In 1879, he noticed a high demand for steel for rails, and constructed a large steel mill in the nearby town of Pueblo for the Colorado Coal and Iron Company. In 1892 the company merged with Colorado Fuel Company to become the state’s largest employer, and a company that dominated industry within the state for decades.

All of Palmer’s fortunes were not on the rise, however. His north-south railroad had conflicting right of way issues with the Atchison, Topeka and Santa Fe Railway. A long and bitter legal battle ended with a U.S. Supreme Court ruling against Palmer in 1880. Later that year, Mrs. Palmer suffered a mild heart attack and was advised to move to a lower altitude. She and their three daughters moved first to the East Coast, then to England. Mrs. Palmer died on December 28, 1894, and a grieving William Palmer went to England to return Mrs. Palmer's remains and the girls to Colorado Springs.

In 1901, Palmer sold the Rio Grande Western Railroad and retired. He dedicated himself and the fortune he had amassed to charity. He enjoyed being the benefactor to the Colorado Springs community, and was well liked by the people.
William Jackson Palmer’s legacy is tremendous. He granted land to several institutions in Colorado Springs, including the Union Printer's Home, the Colorado School for the Deaf and Blind, several churches in central Colorado Springs, and Cragmor Sanitarium, a tuberculosis sanitarium. He also provided land and funding for the creation of Colorado College and was one of its founding trustees. Palmer Hall, the main social science building on the Colorado College campus, is named for him. Two local high schools are also named for the general. Palmer Divide, the ridge north of the city, and Palmer Park in Colorado Springs, are also named in his honor. Queen Palmer Elementary School in Colorado Springs is named in honor of his wife.

In 1906, Palmer suffered a fall from a horse while on a ride with his daughters and a friend. He was paralyzed and confined to a wheelchair. Unable to travel in 1907, he paid for all the expenses of the 208 surviving veterans to come to his vast Colorado home for a three-day reunion and celebration.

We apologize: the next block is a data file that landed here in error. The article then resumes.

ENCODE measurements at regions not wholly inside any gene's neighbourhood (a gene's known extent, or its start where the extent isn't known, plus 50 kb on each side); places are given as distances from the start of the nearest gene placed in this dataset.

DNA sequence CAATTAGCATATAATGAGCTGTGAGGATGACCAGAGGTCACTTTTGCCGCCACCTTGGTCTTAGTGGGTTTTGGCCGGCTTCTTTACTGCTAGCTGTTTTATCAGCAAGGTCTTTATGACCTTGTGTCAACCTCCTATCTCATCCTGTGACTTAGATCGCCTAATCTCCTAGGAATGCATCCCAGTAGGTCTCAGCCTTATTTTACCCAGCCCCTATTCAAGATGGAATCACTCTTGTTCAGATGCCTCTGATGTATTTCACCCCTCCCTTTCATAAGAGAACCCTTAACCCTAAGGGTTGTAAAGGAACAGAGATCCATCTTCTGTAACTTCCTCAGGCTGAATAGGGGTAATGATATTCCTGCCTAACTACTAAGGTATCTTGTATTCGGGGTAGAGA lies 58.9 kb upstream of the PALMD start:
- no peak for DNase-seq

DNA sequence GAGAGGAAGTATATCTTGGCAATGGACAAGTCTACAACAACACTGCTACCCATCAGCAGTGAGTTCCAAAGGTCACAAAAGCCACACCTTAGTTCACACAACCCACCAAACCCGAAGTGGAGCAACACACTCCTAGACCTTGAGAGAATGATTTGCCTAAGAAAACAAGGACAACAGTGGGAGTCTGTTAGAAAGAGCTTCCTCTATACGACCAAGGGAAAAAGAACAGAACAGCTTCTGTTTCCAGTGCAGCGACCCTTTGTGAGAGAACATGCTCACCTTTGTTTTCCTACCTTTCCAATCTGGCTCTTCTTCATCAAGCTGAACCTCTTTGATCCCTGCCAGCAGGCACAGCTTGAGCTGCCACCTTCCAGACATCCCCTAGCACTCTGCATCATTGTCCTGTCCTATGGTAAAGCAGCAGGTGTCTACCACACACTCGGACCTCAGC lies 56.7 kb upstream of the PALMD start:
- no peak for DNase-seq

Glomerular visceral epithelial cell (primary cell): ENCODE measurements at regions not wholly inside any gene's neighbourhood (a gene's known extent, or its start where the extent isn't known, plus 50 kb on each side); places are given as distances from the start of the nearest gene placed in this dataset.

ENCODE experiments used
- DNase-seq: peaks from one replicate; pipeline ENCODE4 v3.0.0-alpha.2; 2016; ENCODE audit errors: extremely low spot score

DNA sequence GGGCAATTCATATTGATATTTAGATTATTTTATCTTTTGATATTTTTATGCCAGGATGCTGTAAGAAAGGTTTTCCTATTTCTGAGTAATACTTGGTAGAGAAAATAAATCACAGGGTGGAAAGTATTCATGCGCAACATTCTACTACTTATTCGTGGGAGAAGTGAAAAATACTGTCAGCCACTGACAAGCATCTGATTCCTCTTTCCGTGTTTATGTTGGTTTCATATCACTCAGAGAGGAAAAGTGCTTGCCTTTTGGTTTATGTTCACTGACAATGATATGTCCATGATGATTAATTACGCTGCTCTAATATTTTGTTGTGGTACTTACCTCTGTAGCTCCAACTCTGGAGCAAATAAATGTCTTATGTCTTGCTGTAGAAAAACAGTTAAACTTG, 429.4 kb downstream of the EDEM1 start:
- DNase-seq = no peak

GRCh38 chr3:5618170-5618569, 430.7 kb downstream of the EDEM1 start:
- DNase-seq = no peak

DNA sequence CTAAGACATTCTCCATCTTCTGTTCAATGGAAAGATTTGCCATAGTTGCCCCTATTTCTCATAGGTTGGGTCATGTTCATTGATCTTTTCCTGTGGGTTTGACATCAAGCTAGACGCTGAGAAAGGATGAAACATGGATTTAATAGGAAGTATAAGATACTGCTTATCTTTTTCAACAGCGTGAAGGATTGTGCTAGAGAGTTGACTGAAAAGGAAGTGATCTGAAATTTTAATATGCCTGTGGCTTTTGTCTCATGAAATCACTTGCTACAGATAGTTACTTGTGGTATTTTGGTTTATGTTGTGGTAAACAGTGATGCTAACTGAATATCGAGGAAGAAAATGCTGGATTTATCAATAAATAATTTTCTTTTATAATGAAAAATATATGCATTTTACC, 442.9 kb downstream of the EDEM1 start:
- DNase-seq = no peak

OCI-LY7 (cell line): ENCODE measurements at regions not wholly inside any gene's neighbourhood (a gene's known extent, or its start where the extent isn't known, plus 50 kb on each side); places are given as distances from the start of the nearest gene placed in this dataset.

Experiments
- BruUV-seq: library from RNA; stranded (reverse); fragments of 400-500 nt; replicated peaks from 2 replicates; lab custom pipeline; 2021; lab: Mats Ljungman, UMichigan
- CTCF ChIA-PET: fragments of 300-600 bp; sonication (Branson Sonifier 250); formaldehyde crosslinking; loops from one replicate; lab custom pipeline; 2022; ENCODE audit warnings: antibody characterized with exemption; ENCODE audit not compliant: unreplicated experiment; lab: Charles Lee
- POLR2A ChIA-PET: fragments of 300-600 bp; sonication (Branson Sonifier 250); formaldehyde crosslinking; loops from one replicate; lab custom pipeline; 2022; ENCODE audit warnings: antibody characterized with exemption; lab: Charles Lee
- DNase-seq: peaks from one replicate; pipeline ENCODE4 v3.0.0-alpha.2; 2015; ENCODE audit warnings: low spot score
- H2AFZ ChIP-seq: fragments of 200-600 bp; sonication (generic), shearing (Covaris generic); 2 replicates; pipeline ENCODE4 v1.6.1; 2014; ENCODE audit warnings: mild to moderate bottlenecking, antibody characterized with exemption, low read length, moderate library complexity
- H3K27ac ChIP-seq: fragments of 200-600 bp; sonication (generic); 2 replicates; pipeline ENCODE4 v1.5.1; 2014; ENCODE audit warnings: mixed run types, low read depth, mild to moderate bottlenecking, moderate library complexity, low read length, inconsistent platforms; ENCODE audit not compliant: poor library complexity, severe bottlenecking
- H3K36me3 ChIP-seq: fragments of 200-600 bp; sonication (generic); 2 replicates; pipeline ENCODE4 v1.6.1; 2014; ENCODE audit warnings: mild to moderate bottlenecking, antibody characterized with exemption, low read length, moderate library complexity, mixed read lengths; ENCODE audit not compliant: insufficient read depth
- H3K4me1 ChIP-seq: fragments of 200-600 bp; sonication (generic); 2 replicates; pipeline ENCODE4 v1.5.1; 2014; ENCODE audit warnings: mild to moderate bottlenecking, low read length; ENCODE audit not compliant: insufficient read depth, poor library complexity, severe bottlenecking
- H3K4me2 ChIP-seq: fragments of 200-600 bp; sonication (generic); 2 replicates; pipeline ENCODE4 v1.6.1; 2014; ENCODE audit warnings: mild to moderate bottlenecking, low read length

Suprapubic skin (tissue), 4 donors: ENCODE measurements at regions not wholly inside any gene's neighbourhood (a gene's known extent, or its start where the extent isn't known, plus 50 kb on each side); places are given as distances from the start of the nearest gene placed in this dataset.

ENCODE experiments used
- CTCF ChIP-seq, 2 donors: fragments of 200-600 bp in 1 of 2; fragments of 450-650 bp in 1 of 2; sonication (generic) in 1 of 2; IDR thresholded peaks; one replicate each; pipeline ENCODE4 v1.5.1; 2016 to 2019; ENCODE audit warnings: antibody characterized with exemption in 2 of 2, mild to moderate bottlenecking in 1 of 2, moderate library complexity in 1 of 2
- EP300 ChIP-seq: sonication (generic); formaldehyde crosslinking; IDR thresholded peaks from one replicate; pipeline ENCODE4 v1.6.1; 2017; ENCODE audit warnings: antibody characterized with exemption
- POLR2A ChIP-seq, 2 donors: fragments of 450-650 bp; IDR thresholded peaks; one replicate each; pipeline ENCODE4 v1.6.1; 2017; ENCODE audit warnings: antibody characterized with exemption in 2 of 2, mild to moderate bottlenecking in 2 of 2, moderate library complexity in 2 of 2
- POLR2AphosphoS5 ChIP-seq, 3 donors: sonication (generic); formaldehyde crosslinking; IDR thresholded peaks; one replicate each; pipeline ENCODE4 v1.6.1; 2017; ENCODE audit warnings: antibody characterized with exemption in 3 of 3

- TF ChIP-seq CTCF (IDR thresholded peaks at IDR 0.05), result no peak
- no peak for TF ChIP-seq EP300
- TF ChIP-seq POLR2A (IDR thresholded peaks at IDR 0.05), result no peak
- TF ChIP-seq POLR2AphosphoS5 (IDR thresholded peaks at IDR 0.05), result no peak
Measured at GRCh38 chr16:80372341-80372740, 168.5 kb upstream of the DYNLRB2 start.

William Jackson Palmer died at his home on March 13, 1909 at the age of 72. He is buried at Evergreen Cemetery in Colorado Springs, Colorado.

Sources for this entry are open sources too numerous to document, but which include Samuel P. Bates’ History of the Pennsylvania Volunteers, 1861-65, and an excellent article by Thomas P. Lowry which can be found online at

Special thanks to Brian Downey at Antietam on the Web for permission to use the wartime photo of Palmer from his website.

Thursday, March 12, 2009

On Being a Regimental Sergeant Major

on blogs and elsewhere we often throw around terms and ranks without an explanation of what the term means or what the responsibilities of a given position were dutring the Civil War. One of those terms I've used a great deal over the last few months without an explanation is "sergeant major."

The sergeant major of a regiment was the senior enlisted man in the regiment. Jim Jones recently tipped me off to this description of a sergeant major in the 6th Pennsylvania Cavalry in his own words from May 1865.

"Dear mother I have got along very well since I have been in the army. I am now Sergeant Major of the Regiment, but I am sure you will want to know what that is so I will tell you about it.

"A Sergeant Major is a man that does all the writing for the regiment and keeps all the Regimental Books and papers. He keeps a correct account of all the men and notes all the wounded and killed in his morning report which is sent to the headquarters of the army. Also it is his duty while laying in camp to mount guards every morning and make out all details for picket and fatigue duties. This keeps me pretty busy but I have a man to assist me to do the writing. I have a man to take care of my horse and saddle him up when I need it." (source:

This position still exists in the Army today, and the responsibilities have changed somewhat from Sergeant Major Laird's time. Sergeants major exist in units of battalion size or larger. The sergeant major is the senior enlisted advisor to the commanding officer. He or she serves as a monitor for, and advocate of, the enlisted personnel in the command and basic soldier standards. The position also carries with it certain ceremonial functions such as caring for the unit's colors, various ceremonies, etc.